The truth is, many of us now speaking out already knew enough about journalism to know the behavior demonstrated by the gaming press is, and has been for years, thoroughly unacceptable. Those of us who didn’t, have received enough of a crash course to know what is and is not acceptable. We already knew gaming journalism has been a joke for years (if ever there was a moment it wasn’t), and precisely why. We know what constitutes conflict of interest, and that professional collegiality does not (and we all know about what we’re complaining well exceeds that); we know appearance of impropriety is what is to be avoided above and beyond real impropriety; we know the wall of separation between reporting, editorial, and advertising is no longer extant and why; and no amount of framing is going to change that.

    That is, in itself, emblematic of the very environment of opacity and unaccountability that has been tolerated far too long by, as far as I can tell, the most patient and forgiving (if not tactful) audience of any branch of mass media. Personally, I can’t imagine a fraction of the shenanigans and general malfeasance carried out by the gaming press being considered remotely acceptable by any mainstream outlet. Clutching pearls at what event was “the final straw” for gamers understates this toxic environment existed for years, and ignores that sooner or later, gamers certainly would have said “no more”.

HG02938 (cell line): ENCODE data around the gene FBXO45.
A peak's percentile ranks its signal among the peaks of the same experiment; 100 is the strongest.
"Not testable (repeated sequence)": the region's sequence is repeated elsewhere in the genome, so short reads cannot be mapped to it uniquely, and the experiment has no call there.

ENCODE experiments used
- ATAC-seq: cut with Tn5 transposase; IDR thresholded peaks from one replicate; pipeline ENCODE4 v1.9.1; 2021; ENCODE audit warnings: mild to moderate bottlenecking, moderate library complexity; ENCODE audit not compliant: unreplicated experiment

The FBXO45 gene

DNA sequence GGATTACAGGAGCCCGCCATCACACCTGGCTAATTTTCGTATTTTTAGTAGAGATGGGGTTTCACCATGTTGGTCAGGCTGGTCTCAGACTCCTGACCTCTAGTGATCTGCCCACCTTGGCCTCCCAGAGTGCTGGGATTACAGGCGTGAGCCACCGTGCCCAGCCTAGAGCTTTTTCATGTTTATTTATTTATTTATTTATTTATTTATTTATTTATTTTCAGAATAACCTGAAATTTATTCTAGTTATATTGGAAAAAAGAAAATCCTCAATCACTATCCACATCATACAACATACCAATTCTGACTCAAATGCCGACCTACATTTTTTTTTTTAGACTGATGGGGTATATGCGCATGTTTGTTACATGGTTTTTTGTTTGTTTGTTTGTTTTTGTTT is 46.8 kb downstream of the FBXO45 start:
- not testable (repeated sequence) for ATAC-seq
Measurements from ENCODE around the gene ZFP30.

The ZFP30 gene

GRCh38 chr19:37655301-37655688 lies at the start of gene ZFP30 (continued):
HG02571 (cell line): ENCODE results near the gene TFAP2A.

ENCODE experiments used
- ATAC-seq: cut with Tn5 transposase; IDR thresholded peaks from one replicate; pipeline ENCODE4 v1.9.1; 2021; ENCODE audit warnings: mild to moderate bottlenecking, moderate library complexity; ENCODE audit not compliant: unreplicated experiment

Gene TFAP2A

Which brings me to why, I believe, Gamergate is an existential conflict (at least for the gaming press) and there is no possibility for peaceful resolution. First, a bit of general context:



    On top of those things I discussed gamers already know, we also know journalism is founded on one core principle from which stems all of these exacting guidelines, standards of conduct, and ethics rules. That core principle is the unspoken compact of trust between journalist and audience; before all else, the audience must trust journalists to investigate, report, and even editorialize factually, with due diligence, and without letting individual bias supersede and compromise produced content.

    That trust, once broken, never can exist again. Sure, audiences with careful image management and handling by editorial staff can grow to trust an individual journalist after a breach of trust, but never to an extent that existed prior. Trust is also a fickle, fragile thing, which is why appearance of impropriety is to be avoided as well as real impropriety, especially when breaches of trust can end careers, mar the reputation of their outlet, or even in the most egregious of cases the entire profession.